Comelec sees social media as game changer in PHL elections
By Ferdinand G. Patinio

MANILA, Nov. 7 (PNA) -- An official of the Commission on Elections (Comelec) admitted that many people talk about the forthcoming elections on social media but how it would translate into actual votes remains to be seen.

“So awareness wise, yes we already know that social media already has a tremendous impact on the way people view the elections. But how people vote, that’s a question that has to be resolved,” said Comelec Spokesperson James Jimenez.

He added, “It remains to be seen whether or not ‘yung activity sa social media or interest sa social media will translate into actual votes. And we think it might”.

Jimenez said that they have predicted that social media will be a game changer in the country’s elections.

“That’s what we have been predicting for the longest time. In fact 2010 sinasabi na natin malakas ang epekto ng social media. 2013 din naniwala tayo dyan. To a certain increase nakita natin ang increase ng level of participation. And that can be attributed to social media,” he added.

The poll body official noted the role of social media will be tested in the May 2016 national and local polls since more than 20 million young Filipinos, most of whom are active or connected online, will be participating in the forthcoming elections.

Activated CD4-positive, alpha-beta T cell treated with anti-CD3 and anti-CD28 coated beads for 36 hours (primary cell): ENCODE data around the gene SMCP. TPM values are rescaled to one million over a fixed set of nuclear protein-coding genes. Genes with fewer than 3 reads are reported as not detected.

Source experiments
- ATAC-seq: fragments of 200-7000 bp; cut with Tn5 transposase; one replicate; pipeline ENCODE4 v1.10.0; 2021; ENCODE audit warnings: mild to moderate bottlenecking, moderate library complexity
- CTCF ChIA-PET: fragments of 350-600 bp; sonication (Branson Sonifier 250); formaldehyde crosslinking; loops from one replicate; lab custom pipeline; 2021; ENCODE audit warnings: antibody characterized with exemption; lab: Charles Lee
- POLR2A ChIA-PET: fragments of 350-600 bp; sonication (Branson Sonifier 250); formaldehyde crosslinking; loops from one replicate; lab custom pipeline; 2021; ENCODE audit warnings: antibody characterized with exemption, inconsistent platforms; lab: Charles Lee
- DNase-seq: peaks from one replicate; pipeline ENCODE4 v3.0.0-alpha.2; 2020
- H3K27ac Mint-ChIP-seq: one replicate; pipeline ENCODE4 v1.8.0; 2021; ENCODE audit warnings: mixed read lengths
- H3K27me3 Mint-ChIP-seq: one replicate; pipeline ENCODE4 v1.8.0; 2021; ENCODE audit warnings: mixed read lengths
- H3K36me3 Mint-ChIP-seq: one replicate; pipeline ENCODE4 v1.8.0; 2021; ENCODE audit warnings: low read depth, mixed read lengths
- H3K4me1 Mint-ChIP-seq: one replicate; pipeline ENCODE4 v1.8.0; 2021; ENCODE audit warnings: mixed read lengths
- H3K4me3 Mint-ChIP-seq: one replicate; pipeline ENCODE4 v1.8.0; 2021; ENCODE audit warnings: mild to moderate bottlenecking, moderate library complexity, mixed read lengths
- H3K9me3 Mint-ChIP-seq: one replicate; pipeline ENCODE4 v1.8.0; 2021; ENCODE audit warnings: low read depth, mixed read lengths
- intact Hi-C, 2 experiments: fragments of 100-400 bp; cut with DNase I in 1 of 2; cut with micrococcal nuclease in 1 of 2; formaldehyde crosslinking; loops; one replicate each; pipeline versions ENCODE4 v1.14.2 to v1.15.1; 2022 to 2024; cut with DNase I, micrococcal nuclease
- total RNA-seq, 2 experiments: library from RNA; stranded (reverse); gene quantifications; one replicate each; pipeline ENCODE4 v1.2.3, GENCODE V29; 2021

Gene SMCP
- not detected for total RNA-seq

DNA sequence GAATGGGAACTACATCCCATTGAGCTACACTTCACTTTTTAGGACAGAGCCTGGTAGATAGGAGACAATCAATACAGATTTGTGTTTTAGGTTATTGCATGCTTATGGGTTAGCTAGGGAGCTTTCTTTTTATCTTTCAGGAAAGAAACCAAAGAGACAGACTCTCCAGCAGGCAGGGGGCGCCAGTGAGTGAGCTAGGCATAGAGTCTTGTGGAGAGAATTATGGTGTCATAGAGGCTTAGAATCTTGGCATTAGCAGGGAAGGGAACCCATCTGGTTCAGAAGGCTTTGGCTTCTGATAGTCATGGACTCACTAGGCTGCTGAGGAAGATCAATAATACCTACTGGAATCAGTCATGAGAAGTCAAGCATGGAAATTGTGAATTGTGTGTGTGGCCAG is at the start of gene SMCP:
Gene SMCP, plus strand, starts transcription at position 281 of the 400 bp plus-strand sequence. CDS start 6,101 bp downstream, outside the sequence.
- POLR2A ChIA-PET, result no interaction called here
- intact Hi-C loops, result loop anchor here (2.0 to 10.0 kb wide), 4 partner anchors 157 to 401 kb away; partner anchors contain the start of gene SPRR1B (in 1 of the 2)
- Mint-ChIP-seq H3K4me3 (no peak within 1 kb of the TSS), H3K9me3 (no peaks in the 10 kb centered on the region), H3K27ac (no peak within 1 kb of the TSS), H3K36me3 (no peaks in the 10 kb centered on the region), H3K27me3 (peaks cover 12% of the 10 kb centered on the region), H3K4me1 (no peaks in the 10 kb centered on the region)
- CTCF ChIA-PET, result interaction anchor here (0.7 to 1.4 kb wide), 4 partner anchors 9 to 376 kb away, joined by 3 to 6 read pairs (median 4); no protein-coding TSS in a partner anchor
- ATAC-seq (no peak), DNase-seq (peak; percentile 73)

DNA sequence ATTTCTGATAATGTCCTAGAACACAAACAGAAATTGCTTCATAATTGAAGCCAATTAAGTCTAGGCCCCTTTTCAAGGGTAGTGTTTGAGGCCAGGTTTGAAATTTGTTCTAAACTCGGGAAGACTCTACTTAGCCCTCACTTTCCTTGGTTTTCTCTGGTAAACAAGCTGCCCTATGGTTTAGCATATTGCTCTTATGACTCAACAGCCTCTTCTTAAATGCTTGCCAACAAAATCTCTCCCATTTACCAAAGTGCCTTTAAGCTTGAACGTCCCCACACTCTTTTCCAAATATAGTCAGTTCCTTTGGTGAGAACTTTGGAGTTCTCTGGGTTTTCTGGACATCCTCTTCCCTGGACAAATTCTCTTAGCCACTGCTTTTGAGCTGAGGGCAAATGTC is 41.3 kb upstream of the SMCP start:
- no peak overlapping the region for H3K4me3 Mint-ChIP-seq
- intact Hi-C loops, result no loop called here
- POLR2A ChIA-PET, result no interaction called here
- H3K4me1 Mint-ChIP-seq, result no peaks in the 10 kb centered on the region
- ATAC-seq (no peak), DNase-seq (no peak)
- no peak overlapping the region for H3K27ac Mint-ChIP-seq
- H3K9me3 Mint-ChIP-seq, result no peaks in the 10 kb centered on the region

“But now we think with the 2016 elections dyan nating talaga mararamdaman dahil more than 20m kabataan ang lalahok sa halalan na ito ang karamihan dyan wired. Nakakabit sila sa social media, nagkukuwentuhan sila and I think we are approaching the point where voting becomes a communal experience and dala yan ng social media,” Jimenez said.

He reiterated that these voters who are mostly online they should go out and vote and do not just talk about their candidates on social media.

“Now whether or not it will push any specific candidate into winner circle, that remains to be seen. It remains to be seen because number one kahit pinaguusapan sa social media kailangan pa din iactivate ang botante. Kahit ilang likes ang ibigay nya sa Facebook and kahit ilang beses ka nya iretweet sa Twitter, kung hindi sya bumoto wala pa din yon,” Jimenez added.

He cited the case in the 2013 polls, where some candidates, whom he did not identified, were being talked about online but did not make it to the winning list.

“Noong 2013, there were some candidates who were really really strong on social media and ended just short of the winning list. So we can be very close I think. Whether or not we push beyond that to the winning circe, ngayon yong potenitial is very high for that,” Jimenez said.

At the same time, the poll body official said that they are currently studying on how to regulate the social media.

“We’ve been looking at social media trend, we’ve been talking with people in that industry and we are studying the possibility of coming out with a separate rules on that. Apart from the fair election act rules and regulations,” he added.

In the 2013, the Comelec came up with rules in regulating campaign spending online particularly on online news sites.

“So meron tayong history nito. But ‘yung regulations, yung lilimitahan...wala tayong ginawang ganon. Ang ginawa para sa online campaign spending. News sites, halimbawa yong bumili ka ng space sa website ng tao, ng ads space. Kasama sa ireregulate ‘yan kasi ad spends yan,” he said. (PNA)


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